Belcher Gastronomique

A cheerily unalphabetical dictionary of food terms


Calpains are a family of calcium-dependent, non-lysosomal cysteine proteases (proteolytic enzymes) that are expressed ubiquitously in mammols.

“At the lower temperature muscle proteins contract and squeeze out water far more slowly, which is crucial to keeping the meat moist. But it also needs to be tenderised, which at this temperature is done by enzymes, particularly calpains and cathepsins that weaken or break down collagen and other proteins. Calpains stop working at 40°C/105°F, cathepsins at 50°C/120°F, but below these cut-off points, the higher the temperature, the faster they work. Heating the meat slowly means these enzymes can perform their magic for several hours before denaturing, effectively ageing the meat during cooking. The result is the tenderest, tastiest meat imaginable.”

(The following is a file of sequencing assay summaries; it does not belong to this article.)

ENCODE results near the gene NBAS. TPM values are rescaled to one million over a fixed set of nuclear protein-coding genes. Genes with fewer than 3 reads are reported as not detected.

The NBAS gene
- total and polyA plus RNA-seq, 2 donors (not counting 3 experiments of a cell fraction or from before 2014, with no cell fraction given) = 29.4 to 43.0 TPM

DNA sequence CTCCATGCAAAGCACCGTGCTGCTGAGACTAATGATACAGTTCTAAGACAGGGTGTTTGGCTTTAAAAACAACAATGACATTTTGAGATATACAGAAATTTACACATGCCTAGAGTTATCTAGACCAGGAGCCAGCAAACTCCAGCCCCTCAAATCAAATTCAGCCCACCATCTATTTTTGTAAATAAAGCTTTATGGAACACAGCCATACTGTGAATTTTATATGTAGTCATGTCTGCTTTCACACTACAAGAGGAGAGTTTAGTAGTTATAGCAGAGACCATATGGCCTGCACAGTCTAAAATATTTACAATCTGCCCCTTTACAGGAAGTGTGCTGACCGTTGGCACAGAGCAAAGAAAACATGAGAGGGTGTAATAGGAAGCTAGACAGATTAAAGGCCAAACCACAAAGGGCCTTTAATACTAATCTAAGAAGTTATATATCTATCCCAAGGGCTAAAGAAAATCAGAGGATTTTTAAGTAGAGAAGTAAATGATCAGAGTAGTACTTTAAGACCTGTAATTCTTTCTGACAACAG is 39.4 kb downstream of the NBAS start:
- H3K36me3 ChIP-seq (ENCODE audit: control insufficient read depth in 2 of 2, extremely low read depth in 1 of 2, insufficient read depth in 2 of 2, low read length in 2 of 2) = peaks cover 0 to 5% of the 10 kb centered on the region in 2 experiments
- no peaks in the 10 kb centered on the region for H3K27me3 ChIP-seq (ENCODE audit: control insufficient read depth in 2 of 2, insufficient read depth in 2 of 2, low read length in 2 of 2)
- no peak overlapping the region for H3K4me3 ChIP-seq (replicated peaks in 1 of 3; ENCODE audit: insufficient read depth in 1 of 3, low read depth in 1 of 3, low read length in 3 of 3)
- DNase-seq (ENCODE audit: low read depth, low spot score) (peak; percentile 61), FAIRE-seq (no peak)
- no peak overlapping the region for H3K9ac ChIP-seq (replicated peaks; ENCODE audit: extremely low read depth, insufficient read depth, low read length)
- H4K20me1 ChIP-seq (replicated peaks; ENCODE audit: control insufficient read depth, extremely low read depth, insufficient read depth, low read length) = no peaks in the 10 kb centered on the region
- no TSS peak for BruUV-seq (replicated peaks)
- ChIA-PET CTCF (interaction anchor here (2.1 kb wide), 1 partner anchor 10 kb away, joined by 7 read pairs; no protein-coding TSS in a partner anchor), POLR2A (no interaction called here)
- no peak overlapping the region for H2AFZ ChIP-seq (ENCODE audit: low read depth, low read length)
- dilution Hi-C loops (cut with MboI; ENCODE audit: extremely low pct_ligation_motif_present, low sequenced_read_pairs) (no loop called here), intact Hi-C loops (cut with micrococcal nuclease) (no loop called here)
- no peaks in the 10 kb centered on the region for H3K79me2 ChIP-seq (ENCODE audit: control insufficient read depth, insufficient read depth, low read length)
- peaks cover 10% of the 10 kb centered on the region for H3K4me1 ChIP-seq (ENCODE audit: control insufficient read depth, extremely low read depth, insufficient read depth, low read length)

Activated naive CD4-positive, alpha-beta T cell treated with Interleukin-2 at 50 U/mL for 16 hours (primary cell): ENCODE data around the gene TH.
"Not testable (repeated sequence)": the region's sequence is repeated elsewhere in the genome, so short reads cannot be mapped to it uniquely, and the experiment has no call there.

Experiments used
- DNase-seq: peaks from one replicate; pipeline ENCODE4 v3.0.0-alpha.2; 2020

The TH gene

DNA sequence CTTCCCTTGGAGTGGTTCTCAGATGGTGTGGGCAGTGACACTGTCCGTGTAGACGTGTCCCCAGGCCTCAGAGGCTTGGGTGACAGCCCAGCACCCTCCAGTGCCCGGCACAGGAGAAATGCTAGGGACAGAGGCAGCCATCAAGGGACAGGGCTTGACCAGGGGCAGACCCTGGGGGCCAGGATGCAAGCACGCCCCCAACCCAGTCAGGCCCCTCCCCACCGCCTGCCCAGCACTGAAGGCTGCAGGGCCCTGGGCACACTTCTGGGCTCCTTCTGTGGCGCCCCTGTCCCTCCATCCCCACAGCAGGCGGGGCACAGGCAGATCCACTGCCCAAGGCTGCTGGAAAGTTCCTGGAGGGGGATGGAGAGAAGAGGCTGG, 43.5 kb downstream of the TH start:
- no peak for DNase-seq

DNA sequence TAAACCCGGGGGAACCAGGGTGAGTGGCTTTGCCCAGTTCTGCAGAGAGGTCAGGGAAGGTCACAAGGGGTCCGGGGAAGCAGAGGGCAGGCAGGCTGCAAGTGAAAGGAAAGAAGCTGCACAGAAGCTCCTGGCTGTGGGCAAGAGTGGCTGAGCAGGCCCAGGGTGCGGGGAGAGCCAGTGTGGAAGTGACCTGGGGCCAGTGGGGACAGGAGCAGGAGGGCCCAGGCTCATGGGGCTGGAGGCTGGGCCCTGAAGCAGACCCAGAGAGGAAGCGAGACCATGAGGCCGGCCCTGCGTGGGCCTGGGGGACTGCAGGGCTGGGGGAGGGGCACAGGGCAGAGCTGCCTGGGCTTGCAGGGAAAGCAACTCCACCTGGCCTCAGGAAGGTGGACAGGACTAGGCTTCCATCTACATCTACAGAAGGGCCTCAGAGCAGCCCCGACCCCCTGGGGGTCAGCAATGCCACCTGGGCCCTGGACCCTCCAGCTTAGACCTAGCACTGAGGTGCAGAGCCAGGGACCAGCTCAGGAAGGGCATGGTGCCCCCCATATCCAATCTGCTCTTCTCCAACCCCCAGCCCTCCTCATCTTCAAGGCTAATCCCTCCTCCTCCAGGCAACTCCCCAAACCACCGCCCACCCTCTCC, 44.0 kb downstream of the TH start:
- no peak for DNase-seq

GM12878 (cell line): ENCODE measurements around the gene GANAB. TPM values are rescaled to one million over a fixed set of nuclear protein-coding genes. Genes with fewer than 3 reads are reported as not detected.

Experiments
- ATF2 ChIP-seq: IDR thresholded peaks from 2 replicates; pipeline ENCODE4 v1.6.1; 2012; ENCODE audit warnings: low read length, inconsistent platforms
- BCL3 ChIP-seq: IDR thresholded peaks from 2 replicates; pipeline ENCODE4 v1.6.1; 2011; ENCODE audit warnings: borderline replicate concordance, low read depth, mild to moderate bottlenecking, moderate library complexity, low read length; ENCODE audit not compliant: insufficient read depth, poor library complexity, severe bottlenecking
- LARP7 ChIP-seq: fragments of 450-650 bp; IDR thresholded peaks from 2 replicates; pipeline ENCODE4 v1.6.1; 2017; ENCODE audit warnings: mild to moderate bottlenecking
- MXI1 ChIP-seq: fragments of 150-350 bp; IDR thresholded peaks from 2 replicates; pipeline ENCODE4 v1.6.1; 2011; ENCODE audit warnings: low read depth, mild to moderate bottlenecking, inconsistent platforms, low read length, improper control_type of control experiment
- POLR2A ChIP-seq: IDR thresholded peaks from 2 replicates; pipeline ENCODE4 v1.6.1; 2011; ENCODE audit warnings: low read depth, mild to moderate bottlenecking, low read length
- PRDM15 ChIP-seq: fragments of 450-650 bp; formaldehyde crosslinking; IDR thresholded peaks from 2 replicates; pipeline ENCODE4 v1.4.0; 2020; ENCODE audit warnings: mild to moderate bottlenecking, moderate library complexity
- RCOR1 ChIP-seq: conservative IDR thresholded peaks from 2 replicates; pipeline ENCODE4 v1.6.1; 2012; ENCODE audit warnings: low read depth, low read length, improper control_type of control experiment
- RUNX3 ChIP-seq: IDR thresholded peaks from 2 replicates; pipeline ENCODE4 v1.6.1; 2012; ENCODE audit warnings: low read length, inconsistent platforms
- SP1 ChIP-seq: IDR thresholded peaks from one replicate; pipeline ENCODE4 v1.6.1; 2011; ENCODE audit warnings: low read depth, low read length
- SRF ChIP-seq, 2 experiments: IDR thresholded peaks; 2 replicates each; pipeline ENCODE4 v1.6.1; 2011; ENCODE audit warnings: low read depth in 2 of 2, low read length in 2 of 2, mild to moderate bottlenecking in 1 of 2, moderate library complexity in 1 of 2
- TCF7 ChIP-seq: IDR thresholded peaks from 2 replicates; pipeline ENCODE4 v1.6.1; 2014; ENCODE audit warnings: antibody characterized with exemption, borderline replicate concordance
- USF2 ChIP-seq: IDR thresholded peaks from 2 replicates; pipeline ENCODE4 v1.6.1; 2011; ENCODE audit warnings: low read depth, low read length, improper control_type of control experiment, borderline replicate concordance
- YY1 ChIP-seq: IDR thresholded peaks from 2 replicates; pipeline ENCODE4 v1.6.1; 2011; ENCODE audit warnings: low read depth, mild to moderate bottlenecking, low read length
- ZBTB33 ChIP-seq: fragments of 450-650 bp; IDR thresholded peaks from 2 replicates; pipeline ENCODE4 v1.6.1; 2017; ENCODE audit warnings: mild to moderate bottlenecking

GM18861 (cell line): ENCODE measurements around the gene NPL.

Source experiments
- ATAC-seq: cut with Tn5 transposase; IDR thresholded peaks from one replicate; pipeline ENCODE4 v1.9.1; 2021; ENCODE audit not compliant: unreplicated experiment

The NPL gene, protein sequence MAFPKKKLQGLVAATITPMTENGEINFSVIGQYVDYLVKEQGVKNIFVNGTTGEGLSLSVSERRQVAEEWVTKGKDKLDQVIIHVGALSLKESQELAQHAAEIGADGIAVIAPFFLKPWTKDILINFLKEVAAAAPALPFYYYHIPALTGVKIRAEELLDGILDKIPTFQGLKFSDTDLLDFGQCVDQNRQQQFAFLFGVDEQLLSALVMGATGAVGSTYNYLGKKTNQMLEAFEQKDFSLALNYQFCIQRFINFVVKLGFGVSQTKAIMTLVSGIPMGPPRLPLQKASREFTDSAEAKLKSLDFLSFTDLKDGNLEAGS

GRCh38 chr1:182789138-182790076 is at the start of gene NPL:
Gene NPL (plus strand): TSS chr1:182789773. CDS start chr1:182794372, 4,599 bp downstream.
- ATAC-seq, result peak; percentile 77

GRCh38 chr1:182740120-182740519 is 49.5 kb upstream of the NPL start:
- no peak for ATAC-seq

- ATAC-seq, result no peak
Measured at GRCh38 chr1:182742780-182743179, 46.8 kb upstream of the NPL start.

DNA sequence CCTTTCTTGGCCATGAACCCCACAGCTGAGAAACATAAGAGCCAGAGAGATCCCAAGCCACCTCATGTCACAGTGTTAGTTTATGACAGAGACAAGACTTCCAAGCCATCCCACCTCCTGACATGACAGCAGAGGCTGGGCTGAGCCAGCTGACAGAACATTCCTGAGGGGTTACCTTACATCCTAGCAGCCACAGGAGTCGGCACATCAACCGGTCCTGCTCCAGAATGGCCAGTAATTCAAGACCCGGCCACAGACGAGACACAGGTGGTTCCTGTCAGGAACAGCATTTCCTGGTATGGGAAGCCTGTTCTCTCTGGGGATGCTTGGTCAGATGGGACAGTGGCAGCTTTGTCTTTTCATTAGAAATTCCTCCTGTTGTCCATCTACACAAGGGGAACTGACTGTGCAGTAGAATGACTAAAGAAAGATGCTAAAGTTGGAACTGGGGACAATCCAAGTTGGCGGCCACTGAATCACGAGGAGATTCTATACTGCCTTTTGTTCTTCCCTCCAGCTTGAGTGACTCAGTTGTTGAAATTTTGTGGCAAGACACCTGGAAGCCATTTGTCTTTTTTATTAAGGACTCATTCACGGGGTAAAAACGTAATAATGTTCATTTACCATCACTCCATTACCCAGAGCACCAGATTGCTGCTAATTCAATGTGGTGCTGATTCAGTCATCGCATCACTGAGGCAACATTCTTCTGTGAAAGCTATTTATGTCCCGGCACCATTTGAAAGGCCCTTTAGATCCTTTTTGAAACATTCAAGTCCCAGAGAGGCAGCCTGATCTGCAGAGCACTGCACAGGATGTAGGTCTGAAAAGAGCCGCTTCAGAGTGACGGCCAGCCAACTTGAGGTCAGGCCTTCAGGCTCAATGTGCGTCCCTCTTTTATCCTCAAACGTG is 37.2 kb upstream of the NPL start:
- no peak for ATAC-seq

– Heston Blumenthal, In Search of Perfection, p. 166


January 6, 2010 - Posted by | c, Ca, Cal | , , ,

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